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Ensuring the Safety of Your Gym Floor

Church leaders need to take time to evaluate several factors when making the decision for the type of athletic flooring in their facilities. These factors include the programming and mission of the facilities, the types of activities they will host, initial cost, the relative importance of each type of activity, life-cycle cost, and maintenance costs, to name a few. 

One factor that should rise to the top of the list is safety. When we are talking about the safety of an indoor athletic surface, we can evaluate it in three ways: shock absorbency, impact attenuation, and surface friction.

This article will give a general overview to each of these aspects. This is not designed to be a science lesson in physics or an engineering project for these performance factors. The goal is to provide you with some basic, unbiased information regarding floor safety to aid in the decision-making process.

1. Shock Absorbency
Proper shock absorption should be considered highly important. As an athlete impacts a sports surface, the impacting force is translated into two resultant forces: one absorbed by the floor and the other returned to the athlete. While hard surfaces such as concrete and asphalt provide little or no force reduction for the athlete upon impact due to running or jumping, a safe sports floor system should absorb a certain amount of these forces and are rated by the percentage of force reduction they provide as compared to hard surfaces. For example, a sports floor with a force reduction value of 40 percent will absorb 40 percent of the impact force and return 60 percent of that force to the athlete.  It is widely accepted in the indoor sports flooring industry that the minimal desired percentage is 50 percent. The general majority of wood gymnasium floors installed at the high school level and above will meet this rating; however, there are exceptions. Contrast this to the general majority of synthetic gym floors (rubber, urethane, PVC) installed over concrete, and their average is closer to 30 percent. This is why nearly every athlete, coach, participant, and official will acknowledge that synthetic floors are “harder” and “worse on my joints.” This measurement is widely tested according to the German Institute of Normalization or “DIN” standard.  The harder the athletic floor (concrete or asphalt being the worst), the more prone participants are to overuse or repetition injuries.  

2. Impact Attenuation
For the sake of this discussion, impact attenuation refers to the impact of a part of an athlete’s body part (head, shoulder, back, elbows, hands, and knees) with the surface.  Athletic surfaces can be grouped into two general categories in how their measurements of impact attenuation (and to a lesser degree shock absorption) are determined: area elasticity and point elasticity. 

Area elasticity refers to how well the floor surface will deform and absorb energy over the area of the impact. For example, a concrete floor would transmit zero area elasticity, and a trampoline would transmit tremendous area elasticity. The resulting impact attenuation would be very low for concrete (all of the impact goes right back to the athlete’s body) and very high for a trampoline (the trampoline absorbs a substantial amount of the energy).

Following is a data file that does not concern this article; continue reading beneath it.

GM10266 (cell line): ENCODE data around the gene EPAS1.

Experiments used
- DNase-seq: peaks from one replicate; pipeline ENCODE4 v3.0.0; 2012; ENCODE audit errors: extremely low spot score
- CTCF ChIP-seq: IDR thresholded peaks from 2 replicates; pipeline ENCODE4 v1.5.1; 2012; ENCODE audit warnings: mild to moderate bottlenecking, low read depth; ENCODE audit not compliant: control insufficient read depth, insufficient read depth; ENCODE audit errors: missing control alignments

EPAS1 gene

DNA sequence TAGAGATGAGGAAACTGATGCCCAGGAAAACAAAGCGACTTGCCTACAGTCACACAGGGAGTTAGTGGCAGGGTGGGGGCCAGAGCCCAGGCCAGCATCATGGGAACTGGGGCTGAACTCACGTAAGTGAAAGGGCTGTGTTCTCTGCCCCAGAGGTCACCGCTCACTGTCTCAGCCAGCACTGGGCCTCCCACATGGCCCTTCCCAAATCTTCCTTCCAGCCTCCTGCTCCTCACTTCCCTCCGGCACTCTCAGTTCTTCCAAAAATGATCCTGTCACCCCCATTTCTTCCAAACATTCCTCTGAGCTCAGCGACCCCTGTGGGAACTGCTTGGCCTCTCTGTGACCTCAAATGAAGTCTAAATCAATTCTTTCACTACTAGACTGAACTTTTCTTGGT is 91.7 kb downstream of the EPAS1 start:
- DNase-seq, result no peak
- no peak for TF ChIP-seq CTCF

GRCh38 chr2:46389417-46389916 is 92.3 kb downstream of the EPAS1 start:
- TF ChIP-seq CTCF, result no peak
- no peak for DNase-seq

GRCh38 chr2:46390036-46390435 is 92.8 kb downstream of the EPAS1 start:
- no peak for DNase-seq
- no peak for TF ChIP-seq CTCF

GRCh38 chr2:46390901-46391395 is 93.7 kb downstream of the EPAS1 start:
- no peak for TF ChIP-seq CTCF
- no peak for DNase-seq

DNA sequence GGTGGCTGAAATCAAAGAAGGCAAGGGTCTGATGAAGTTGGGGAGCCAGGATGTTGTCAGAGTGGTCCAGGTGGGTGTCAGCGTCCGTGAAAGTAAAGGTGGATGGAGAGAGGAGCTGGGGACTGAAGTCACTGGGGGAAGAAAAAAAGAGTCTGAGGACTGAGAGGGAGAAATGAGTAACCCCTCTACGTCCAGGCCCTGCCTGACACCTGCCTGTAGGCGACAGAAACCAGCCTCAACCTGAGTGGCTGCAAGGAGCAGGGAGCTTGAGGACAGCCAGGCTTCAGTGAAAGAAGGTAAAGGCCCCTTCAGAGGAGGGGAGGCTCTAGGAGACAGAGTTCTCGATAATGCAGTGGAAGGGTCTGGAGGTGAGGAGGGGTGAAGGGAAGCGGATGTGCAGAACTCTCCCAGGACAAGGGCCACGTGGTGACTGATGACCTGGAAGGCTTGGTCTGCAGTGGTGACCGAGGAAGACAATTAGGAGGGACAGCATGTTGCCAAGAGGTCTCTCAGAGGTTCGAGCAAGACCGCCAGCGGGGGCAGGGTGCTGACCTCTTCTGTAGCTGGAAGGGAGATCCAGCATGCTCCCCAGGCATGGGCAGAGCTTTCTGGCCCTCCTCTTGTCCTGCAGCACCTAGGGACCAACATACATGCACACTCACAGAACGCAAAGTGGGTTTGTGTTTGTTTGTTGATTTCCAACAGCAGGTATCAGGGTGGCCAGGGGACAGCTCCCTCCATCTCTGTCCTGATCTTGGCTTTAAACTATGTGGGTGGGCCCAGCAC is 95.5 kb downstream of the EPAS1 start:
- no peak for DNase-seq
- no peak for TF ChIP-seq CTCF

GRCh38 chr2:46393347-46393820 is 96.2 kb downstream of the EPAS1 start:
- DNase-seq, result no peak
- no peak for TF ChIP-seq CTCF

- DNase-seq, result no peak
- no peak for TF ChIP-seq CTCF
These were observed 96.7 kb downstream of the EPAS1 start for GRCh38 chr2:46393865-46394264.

Cushioned wood athletic floors, like those found in most school gyms in America, are area elastic. Most synthetic floors, namely those installed directly on concrete, are not very area elastic. Point elasticity refers to how well the floor absorbs and returns energy over a small area (“soft underfoot”). For floor safety, soft under head, elbow, and knee is more relevant. The challenge is that athletic surfaces need to be hard enough to dribble a ball, but soft enough to be safe for falls. Wood gymnasium floor are less point elastic than synthetic floors. The resulting impact attenuation for wood vs. synthetic floors is therefore very comparable. 

Currently, indoor sports floors are not rated by any standard in the measurement of impact attenuation. The church leader must therefore make their best decision based on the information provided. Shock absorbency ratings are a good comparative measure.  Additionally, the American Society of Testing and Materials (ASTM) has conducted studies on the impact attenuation of surfacing materials with playground equipment. This study more directly reflects fall impacts from playground equipment and is certainly not definitive for athletic floors, but it does bare some relevance. 

3. Surface Friction

Surface friction, often called the coefficient of friction or sliding coefficient, is used to measure a floor's ability to control the sliding of athletes on its surface. For an indoor sports floor, the surface friction must be high enough to prevent premature and uncontrollable sliding of athletes on its surface, but also low enough to permit sliding off an extreme force. 

Rotating and pivoting motions can create strain on an athlete’s joints unless the floor has the proper friction coefficients. The measurement is in Newtons, and the range for the proper range is .5N to .7N. To contrast the ranges, ice equates to .1N and fly paper is .9N.  Typically for wood floors, surface friction is a direct function of the finish on the surface.  For most types of synthetic floors, the measurement is higher. The maintenance of any of these floors is critical and can affect the measurements. This measurement is also tested according to the German Institute of Normalization or “DIN” standard. 

All three of these criteria should be carefully evaluated prior to the decision of choosing an athletic floor type.

Chris Wedge is Southern regional manager for Aacer Flooring, LLC, www.aacerflooring.com.

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